updated 12/14/2004 9:10:03 PM ET 2004-12-15T02:10:03

As part of an ongoing race in the cable industry, Time Warner Cable is raising the speed of its broadband Internet offerings to 5 and 8 million bits per second without increasing prices.

The higher speeds are available in New York City starting Tuesday and will roll out to the rest of the country in January.

Road Runner, the company's broadband service, has been running on speeds of 3 mbps and its premium service on 6 mbps _ generally faster than the competing DSL, or digital subscriber line, technology but a tad slower than some cable operators' offerings.

Cablevision Systems Corp., Cox Communications Inc., Comcast Corp. and RCN Corp. all raised speeds earlier this year -- without price rises -- to between 4 mbps and 7 mbps.

Time Warner hadn't increased its speeds since September 2003.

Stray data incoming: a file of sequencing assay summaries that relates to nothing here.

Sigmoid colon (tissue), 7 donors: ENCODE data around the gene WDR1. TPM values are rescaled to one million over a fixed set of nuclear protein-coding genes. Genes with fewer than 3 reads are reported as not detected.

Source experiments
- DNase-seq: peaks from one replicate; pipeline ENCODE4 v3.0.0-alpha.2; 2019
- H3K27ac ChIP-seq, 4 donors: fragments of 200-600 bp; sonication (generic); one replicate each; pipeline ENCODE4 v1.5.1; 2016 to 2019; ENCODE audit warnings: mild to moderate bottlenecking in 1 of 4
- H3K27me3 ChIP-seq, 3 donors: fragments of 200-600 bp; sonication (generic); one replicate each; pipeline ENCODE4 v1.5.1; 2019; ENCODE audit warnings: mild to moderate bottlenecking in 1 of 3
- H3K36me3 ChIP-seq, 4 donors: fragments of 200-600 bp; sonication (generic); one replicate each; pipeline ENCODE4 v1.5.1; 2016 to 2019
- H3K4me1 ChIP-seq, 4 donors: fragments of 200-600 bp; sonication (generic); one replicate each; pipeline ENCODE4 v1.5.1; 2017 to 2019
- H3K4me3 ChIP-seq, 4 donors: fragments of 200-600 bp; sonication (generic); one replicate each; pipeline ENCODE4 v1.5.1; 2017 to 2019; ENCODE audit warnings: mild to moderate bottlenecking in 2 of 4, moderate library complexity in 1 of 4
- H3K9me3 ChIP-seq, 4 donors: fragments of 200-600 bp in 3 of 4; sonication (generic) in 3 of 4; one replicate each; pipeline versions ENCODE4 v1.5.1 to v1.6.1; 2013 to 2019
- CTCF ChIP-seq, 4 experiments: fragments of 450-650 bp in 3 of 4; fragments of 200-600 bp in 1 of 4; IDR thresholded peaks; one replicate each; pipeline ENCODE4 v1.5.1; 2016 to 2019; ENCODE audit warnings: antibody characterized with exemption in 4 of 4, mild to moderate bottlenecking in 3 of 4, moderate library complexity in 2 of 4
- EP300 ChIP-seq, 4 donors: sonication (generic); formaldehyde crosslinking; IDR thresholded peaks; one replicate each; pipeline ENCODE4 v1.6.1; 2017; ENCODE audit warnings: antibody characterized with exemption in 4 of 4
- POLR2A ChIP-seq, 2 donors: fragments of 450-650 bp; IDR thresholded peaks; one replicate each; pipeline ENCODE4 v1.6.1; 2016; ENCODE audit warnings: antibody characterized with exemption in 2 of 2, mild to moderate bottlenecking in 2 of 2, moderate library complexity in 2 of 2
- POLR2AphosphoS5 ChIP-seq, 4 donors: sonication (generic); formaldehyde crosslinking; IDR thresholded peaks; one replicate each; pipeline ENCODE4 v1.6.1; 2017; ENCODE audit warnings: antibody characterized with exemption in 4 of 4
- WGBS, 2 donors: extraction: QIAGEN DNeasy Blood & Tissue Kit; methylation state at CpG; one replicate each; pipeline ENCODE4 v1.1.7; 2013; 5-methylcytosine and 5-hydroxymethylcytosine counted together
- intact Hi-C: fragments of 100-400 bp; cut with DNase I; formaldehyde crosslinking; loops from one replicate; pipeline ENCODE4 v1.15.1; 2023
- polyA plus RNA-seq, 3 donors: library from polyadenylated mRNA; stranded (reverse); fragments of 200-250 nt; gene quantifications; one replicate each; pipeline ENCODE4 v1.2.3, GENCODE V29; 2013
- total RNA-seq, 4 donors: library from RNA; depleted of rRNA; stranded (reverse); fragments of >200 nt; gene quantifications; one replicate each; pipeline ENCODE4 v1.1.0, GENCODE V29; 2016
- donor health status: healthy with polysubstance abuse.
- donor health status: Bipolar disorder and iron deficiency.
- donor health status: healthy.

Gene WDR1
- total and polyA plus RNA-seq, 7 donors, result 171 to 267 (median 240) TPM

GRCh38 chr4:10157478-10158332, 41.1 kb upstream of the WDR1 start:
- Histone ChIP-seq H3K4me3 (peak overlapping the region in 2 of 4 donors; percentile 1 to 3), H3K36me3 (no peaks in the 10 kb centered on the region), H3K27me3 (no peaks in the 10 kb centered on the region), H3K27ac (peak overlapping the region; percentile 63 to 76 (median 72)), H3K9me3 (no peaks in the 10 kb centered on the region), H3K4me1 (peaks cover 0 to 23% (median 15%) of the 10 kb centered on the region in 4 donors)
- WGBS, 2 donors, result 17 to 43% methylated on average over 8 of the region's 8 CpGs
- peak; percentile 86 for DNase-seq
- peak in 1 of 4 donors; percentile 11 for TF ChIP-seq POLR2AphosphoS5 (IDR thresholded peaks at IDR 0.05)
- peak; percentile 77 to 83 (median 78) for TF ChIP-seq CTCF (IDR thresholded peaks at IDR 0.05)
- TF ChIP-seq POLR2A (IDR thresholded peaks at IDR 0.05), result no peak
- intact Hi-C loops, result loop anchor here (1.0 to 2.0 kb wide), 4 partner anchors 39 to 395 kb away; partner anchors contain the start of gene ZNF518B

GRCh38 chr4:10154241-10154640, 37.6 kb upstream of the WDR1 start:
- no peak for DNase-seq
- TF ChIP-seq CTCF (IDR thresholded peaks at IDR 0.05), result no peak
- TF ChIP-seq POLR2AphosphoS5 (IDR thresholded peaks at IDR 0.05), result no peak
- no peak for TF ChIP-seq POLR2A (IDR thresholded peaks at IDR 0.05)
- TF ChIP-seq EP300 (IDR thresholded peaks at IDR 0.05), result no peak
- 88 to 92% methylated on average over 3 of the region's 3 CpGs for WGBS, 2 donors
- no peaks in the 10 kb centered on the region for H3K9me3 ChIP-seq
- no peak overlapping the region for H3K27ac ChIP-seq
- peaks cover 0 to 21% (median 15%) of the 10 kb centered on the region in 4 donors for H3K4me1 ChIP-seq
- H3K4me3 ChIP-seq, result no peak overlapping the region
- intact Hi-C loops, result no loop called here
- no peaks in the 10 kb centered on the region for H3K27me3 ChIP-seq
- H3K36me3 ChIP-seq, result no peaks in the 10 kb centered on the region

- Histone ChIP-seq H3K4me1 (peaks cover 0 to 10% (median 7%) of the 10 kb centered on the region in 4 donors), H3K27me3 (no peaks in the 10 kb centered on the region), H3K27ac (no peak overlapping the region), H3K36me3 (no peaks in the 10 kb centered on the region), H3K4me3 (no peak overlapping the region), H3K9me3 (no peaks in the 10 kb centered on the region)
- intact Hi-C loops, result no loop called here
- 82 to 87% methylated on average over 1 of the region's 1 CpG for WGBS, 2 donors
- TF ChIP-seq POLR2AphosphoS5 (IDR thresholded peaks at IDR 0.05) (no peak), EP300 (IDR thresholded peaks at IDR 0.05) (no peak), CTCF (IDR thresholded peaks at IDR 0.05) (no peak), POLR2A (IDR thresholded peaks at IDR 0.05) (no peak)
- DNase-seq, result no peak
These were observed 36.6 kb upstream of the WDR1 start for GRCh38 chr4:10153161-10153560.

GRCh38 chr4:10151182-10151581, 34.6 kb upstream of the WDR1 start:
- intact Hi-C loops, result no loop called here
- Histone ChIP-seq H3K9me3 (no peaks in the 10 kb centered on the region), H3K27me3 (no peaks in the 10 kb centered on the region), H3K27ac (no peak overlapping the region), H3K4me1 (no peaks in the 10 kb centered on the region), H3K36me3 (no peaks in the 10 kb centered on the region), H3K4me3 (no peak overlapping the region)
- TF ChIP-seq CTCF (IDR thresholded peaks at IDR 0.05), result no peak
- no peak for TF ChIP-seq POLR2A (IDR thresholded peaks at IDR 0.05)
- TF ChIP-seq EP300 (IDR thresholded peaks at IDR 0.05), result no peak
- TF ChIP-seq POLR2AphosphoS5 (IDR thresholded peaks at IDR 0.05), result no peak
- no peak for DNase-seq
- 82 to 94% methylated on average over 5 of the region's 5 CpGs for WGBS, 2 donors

In order to woo new users and prevent current ones from defecting to DSL, cable operators have been busy trying to outdo competitors.

Revenue from broadband and other new services such as video-on-demand and high-definition TV are becoming more important as revenue growth from cable TV slows.

Broadband Internet business in particular has been highly coveted since it yields better profit margins.

Despite the competition, cable operators generally have been resistant to slash prices, preferring instead to raise speeds or offer additional services -- free music or video mail, for instance.

Time Warner Cable, the second-largest cable company in the country, has 10.9 million customers in all. Its broadband customers number 3.7 million.

Copyright 2004 The Associated Press. All rights reserved. This material may not be published, broadcast, rewritten or redistributed.


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